# Safe Elliptic curves of prime order according to "safecurves"

I am currently trying to implement a cryptographic scheme. For this purpose I need a group of prime order in which the discrete logarithm problem is hard.

For now, I have been using a subgroup of prime order q over the Integers mod p, where p=2q+1, p prime, q prime. (p about 2048-4096 bits) The parameters for the groups are based on the primes given in RFC3526.

I would like to also try the scheme over elliptic curves. I'm aware of https://safecurves.cr.yp.to which lists and classifies a lot of different curves. However the information of whether the curve is of prime order is missing there. I've tried some of the popular curves like Curve25519 with Sagemath, however e. g. Curve25519 appears not to be of prime order, only the NIST curve (which have uncertain seed origin) are working.

So my question is basically: Are there any 'safe' and well-established elliptic curves of prime order? (If the answer is yes then where to find them? And if the answer is no, then why not and what's so special about the NIST curves then).

• While the curves may not have prime order, certain points can generate subgroups of prime order which would suite your needs. Mar 3, 2017 at 17:02
• The safecurves website is quite misleading. Prime order curves are not always unsafe, which the website claims to be the case. Mar 4, 2017 at 0:07
• Prime order curves have important uses in distributed homomorphic computing and shamir schemes. I suspect they will be the dominant curves in time. Jun 4, 2018 at 14:30
• @ErikAronesty could you point me at the sort of ECC your talking about? My googling failed to turn it up. Jan 15, 2020 at 7:09

Are there any 'safe' and well-established elliptic curves of prime order?

Depends on what you mean by 'safe'. If you use Dan Bernstein's definition of "safe curve", no; the curves they list as safe are Edwards curve, which always have a point of order 2 (and hence can't be of prime order).

As for proposed curves that are of prime order, there's the NIST curves that you know about, there's the Brainpool curves, and there are the Weierstrass flavor of the NUMS curves. Whether they are 'well-established' is questionable; they each certainly have their proponents.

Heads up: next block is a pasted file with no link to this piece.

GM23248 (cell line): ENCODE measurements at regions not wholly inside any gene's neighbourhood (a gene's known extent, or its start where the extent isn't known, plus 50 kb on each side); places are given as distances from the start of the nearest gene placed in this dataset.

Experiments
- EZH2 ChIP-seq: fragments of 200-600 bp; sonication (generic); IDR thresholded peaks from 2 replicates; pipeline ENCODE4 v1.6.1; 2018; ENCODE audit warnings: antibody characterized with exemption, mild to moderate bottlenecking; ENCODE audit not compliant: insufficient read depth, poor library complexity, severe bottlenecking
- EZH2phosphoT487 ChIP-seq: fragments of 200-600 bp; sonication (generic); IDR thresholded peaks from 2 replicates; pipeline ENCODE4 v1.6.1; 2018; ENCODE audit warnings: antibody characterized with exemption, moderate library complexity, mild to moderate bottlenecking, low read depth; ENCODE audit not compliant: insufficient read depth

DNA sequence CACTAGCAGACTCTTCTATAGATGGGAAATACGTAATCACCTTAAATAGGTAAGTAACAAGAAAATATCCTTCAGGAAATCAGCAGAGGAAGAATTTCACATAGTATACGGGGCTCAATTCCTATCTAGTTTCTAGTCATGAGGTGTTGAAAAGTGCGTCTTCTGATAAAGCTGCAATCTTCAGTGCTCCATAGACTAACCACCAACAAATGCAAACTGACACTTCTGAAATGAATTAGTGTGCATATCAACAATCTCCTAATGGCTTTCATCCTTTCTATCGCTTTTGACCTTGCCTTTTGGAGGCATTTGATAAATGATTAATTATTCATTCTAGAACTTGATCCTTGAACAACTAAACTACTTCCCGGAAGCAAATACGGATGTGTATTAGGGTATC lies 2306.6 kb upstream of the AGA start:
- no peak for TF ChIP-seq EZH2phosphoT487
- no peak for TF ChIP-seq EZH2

Also, it's not clear that you really need a prime order curve. The multiplicative group $Z^*_p$ you're using isn't of prime order either, you manage to work in a prime order subgroup. The elliptic curves we use for cryptography have large prime order subgroups (to make the discrete log program hard), perhaps you can use the same trick to use, say, Curve25519.

• Thanks for your answer, now I understand. In fact I'm not using the multiplicative group Zp* but rather a multiplicative subgroup of prime order q over Zp (e.g. { 1, g, g^2, ... g^(q-1) mod p } with g=2. I've just checked, the same trick should work for Curve25519. Mar 3, 2017 at 23:08
• Small clarification: the NIST/Certicom Fp curves are prime order; the wildly unpopular F2^m curves have cofactor 2 or 4. Mar 4, 2017 at 11:53
• @dave_thompson_085: thanks for the correction; I never remember about those... Mar 4, 2017 at 14:03
• There are lots of applications that require prime order groups, like dPRF's. most of Bernsteins 'safe curves' are not very useful for distributed homomorphic computation, encrypted search, and a basically a whole slew of techniques. Jun 4, 2018 at 14:18

The family of Barreto-Naehrig curves (described in this paper) have prime order if you choose the parameters properly, and the group consisting of the roots of unity (which are guaranteed to lie in the degree twelve extension of the field) is large enough for the discrete log problem to be hard. The curves are also "pairing-friendly".

Subsequent papers by Naehrig et al. and Beuchat et al. describe parameter choices that yield particular curves of prime order. They also describe fast implementations of the optimal Ate pairing for those curves, in case that might be of interest.